A newly approved commission of eight Edmonton-area municipalities is now looking for a CEO to oversee a transition to regional transit services.
Edmonton, Beaumont, Devon, Fort Saskatchewan, Leduc, St. Albert, Spruce Grove and Stony Plain have all joined forces to provide better public transit options for residents across municipal borders.
“The intention is for someone who lives in Fort Saskatchewan to get on a bus there and be able to seamlessly travel to Leduc, for example, or to the airport,” explained the commission’s interim chair, St. Albert Councillor Wes Brodhead.
“And all without having to worry about different bus passes, different fares, or even getting on a different bus.”
A business analysis found about $3.4 million could be saved annually when the program is fully up and running, just by removing duplicate routes.
“There are many instances today where you will have an Edmonton Transit bus, a St. Albert bus and a Spruce Grove bus all driving down the same roads, at the same time, going to the same destination.”
Regional transit is a huge opportunity for the Town of Devon, Mayor Ray Ralph said. Currently, public transit doesn’t exist there.
“Unfortunately, as an individual or one local municipality, we could not feasibly or financially afford to do so,” Ralph said.
He thinks having bus services could entice young adults to continue living in Devon after they graduate high school.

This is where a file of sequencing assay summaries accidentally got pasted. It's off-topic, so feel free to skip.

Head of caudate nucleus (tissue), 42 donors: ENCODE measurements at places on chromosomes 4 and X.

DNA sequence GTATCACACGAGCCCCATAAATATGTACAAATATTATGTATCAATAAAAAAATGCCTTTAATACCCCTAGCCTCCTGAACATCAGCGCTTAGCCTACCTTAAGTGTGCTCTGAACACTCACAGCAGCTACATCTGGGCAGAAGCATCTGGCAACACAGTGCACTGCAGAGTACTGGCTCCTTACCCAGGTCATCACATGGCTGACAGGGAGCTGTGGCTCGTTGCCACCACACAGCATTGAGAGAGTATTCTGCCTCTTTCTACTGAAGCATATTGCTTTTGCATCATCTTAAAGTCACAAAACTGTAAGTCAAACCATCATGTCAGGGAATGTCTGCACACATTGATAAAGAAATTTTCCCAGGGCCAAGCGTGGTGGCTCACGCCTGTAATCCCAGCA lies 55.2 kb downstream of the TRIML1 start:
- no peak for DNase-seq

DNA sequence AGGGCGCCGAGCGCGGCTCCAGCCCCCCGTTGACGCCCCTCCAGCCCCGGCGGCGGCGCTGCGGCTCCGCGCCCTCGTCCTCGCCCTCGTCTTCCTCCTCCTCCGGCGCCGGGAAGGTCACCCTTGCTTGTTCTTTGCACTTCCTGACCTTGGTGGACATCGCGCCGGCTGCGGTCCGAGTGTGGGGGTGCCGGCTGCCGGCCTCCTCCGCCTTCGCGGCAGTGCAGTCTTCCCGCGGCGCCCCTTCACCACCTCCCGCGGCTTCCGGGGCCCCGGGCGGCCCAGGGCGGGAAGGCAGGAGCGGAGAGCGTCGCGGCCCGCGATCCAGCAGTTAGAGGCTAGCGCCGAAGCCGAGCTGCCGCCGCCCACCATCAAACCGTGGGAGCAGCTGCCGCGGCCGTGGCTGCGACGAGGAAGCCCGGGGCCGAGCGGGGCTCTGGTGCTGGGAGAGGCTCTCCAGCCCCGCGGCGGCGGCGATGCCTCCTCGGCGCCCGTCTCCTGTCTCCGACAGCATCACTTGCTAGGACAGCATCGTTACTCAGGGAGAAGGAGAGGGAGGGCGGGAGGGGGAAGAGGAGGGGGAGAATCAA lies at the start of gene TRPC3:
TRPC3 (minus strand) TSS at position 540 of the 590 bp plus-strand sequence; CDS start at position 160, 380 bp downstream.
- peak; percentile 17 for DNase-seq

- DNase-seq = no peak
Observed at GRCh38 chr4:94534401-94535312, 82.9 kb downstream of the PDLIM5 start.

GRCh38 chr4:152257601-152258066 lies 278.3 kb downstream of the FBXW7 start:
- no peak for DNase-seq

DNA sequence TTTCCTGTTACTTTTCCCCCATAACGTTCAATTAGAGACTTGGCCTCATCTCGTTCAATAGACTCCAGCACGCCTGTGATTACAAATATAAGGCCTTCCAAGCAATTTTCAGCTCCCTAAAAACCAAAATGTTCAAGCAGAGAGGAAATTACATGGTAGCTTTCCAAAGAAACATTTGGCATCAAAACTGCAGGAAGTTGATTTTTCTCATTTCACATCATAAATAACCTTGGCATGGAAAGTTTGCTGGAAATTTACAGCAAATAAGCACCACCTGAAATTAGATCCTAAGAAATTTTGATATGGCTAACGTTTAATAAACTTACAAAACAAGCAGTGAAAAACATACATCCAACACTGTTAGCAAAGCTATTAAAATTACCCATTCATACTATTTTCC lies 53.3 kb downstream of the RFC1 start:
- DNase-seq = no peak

“Because the first thing they do if they don’t have a car is move away,” Ralph explained.
Stony Plain intends to launch its own local transit system this spring, but councillor Justin Laurie said the town still recognizes the benefits of working with neighbouring communities.
“We’re looking forward to the commission actually allowing us to actually accelerate and enhance the service to our community much quicker and much better than we would be able to do on our own,” he said.
Edmonton’s representative on the commission, Ward 10 councillor Michael Walters, said there’s common-sense benefits for ETS riders too.
“Edmontonians also like to travel to other municipalities in the region. It’s not just about people who come into Edmonton,” he said.
But the proposal is not without concerns.
Thirteen municipalities started out on the commission and now only eight remain. Most notably missing is Strathcona County, whose buses are a regular fixture in Edmonton.
The transit union is also worried.
ATU Local 569 represents 2,600 employees. Its president, Steve Bradshaw, said employees want to be part of the program, but so far, have been ignored.
“They’re afraid for their jobs – and rightfully so.
“If they’re not talking to us, it’s because they don’t have anything good to say to us.”
The plan is to start the regional service in the fall of 2022.